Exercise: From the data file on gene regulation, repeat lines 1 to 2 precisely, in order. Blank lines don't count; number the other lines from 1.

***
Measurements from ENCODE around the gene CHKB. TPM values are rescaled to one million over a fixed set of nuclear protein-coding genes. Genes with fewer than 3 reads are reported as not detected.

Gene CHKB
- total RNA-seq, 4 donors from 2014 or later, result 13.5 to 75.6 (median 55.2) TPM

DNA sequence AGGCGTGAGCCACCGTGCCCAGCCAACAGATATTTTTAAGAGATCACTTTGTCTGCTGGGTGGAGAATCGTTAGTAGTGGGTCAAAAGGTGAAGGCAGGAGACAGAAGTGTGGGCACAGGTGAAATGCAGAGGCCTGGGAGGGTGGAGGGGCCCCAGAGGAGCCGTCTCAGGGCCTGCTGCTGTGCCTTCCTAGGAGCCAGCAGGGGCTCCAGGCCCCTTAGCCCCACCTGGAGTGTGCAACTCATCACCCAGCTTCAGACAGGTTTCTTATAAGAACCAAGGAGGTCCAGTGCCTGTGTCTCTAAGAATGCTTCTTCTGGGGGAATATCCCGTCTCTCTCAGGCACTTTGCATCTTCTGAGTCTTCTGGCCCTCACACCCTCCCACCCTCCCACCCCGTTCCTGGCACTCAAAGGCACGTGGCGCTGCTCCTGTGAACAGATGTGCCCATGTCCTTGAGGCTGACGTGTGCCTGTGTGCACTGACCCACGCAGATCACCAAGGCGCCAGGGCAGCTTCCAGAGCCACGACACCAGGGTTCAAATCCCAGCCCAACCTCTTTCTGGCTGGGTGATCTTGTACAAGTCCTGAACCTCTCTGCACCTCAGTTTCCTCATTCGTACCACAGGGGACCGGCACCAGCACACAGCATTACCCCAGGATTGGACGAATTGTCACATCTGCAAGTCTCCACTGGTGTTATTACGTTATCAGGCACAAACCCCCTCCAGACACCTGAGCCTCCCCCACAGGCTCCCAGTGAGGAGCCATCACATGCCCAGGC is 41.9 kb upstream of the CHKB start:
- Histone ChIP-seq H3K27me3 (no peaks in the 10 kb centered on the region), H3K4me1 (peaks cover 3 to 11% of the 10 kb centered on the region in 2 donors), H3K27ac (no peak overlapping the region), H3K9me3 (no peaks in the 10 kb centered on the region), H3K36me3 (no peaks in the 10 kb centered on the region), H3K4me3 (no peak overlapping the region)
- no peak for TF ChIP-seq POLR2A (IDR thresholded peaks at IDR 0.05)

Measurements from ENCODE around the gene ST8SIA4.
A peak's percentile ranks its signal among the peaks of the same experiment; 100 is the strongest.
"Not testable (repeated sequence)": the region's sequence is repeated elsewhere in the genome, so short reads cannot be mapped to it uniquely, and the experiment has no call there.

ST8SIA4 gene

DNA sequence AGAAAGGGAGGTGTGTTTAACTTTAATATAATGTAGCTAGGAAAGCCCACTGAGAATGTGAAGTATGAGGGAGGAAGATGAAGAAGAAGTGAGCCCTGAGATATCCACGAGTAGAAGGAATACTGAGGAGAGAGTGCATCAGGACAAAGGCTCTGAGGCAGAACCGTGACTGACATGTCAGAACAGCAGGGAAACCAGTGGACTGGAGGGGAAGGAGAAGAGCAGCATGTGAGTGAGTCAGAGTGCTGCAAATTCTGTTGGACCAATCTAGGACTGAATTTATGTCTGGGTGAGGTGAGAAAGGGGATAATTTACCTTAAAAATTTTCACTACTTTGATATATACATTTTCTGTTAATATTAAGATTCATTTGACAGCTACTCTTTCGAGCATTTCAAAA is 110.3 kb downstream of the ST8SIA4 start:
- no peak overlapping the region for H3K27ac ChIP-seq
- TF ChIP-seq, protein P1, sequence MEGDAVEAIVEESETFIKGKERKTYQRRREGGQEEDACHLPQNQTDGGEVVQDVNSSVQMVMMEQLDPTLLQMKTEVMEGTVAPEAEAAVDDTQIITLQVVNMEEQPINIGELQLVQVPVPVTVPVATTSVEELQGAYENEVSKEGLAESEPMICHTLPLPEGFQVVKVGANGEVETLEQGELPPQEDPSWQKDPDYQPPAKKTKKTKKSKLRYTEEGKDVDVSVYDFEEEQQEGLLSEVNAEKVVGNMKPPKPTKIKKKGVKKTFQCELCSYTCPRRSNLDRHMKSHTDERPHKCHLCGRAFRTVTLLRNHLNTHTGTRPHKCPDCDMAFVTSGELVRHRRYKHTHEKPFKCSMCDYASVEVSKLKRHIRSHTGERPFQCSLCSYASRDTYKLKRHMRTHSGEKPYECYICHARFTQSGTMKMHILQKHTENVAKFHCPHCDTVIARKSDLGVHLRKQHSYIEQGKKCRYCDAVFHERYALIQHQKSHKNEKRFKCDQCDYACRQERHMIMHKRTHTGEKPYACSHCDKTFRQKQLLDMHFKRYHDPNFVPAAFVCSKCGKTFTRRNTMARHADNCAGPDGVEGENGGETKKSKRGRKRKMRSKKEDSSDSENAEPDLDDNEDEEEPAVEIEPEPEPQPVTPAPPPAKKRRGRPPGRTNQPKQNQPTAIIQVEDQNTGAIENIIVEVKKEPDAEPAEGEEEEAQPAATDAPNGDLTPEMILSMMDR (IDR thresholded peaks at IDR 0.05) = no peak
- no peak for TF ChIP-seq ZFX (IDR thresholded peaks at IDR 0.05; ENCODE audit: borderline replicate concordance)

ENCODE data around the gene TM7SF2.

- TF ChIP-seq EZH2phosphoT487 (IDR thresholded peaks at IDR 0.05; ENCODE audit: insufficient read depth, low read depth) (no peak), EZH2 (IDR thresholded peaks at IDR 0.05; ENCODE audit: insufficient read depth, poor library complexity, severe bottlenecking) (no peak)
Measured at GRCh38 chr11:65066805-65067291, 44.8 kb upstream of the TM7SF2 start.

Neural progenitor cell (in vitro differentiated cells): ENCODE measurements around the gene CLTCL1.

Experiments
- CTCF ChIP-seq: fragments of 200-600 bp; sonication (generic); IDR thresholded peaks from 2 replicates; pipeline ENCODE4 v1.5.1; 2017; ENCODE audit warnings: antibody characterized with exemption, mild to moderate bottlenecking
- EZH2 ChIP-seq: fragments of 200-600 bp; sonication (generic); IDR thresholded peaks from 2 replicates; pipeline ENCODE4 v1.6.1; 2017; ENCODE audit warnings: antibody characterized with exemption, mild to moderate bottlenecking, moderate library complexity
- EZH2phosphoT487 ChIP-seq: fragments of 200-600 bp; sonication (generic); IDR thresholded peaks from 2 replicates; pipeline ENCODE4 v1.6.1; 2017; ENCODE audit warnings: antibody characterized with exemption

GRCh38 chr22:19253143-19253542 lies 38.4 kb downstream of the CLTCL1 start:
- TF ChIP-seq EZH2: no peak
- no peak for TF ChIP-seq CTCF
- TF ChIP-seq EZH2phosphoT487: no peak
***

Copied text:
Measurements from ENCODE around the gene CHKB. TPM values are rescaled to one million over a fixed set of nuclear protein-coding genes. Genes with fewer than 3 reads are reported as not detected.

Gene CHKB